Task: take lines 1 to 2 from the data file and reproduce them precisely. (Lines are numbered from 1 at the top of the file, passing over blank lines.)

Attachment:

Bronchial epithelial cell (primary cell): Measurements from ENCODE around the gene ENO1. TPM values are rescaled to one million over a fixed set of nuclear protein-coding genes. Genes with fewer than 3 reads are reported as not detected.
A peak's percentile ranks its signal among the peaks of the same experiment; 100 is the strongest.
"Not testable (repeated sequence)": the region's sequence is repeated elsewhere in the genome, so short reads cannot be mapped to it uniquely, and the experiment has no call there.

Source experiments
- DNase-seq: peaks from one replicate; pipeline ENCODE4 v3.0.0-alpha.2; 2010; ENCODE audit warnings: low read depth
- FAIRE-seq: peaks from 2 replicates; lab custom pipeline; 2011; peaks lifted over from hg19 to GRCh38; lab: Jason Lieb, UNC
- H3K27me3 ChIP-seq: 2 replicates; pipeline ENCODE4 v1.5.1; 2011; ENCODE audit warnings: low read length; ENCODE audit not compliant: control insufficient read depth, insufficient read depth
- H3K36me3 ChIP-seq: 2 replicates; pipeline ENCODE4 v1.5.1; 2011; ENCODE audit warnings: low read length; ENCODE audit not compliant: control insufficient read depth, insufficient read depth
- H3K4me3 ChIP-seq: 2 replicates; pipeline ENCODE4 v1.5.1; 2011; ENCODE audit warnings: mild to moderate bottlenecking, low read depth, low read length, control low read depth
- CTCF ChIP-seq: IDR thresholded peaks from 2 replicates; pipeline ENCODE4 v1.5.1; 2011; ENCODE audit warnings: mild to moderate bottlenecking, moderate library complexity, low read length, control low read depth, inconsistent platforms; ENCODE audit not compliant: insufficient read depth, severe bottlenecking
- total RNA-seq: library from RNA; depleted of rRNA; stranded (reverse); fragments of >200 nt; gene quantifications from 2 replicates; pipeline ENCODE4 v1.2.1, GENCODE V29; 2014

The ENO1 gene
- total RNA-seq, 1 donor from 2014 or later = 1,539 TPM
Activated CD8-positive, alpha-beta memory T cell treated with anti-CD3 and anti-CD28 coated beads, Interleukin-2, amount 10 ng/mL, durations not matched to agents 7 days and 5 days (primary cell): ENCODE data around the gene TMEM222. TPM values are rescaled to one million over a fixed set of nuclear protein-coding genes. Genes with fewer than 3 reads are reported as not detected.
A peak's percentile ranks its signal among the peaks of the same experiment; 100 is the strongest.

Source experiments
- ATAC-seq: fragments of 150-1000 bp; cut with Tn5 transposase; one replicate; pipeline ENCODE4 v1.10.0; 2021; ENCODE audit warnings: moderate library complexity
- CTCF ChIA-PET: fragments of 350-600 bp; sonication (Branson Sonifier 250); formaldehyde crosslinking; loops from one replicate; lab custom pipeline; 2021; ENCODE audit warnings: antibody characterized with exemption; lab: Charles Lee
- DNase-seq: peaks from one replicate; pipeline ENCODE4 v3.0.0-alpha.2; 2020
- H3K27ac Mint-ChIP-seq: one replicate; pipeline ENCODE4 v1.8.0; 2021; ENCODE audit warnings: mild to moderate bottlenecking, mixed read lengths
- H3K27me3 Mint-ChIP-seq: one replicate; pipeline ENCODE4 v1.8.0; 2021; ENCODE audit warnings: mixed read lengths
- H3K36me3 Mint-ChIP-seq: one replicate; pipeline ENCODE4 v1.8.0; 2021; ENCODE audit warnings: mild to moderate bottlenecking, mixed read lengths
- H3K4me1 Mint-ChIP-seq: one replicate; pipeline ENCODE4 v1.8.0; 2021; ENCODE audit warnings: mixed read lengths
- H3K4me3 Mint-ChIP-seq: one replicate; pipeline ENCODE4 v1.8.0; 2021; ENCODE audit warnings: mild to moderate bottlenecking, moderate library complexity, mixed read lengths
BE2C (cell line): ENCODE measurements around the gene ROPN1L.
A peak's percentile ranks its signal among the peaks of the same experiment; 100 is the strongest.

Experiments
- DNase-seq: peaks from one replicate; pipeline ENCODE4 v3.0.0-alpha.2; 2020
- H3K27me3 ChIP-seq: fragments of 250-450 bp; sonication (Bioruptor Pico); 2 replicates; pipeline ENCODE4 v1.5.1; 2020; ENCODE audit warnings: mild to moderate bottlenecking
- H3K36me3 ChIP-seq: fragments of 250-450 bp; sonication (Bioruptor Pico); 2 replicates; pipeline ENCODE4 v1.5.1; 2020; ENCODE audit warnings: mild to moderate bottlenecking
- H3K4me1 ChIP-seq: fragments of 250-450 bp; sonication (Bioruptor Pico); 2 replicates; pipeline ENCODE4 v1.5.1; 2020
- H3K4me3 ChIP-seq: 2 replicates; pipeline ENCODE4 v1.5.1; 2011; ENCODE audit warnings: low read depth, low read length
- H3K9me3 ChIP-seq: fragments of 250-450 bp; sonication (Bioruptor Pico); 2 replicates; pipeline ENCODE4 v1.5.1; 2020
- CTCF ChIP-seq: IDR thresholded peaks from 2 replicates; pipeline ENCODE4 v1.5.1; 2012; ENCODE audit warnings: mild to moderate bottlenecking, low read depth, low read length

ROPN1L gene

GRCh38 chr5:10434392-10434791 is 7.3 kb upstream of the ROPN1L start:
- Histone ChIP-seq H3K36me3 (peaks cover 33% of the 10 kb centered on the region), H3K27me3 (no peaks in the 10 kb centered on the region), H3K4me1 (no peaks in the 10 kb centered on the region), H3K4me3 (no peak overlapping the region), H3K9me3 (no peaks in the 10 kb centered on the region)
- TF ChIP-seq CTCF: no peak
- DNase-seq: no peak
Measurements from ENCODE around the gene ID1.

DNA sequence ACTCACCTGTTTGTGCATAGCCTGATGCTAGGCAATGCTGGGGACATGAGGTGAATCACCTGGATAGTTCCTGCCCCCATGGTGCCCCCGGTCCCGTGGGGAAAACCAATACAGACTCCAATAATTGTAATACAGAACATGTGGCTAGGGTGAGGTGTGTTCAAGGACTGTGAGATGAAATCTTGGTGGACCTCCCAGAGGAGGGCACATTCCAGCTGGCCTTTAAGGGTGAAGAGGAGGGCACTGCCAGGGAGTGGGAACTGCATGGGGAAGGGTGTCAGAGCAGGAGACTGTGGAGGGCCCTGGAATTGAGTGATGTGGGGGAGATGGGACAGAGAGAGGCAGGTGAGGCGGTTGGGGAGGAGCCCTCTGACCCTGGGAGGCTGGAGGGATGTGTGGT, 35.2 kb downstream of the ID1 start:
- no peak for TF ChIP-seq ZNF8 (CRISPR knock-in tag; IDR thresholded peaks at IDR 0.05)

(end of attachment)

Bronchial epithelial cell (primary cell): Measurements from ENCODE around the gene ENO1. TPM values are rescaled to one million over a fixed set of nuclear protein-coding genes. Genes with fewer than 3 reads are reported as not detected.
A peak's percentile ranks its signal among the peaks of the same experiment; 100 is the strongest.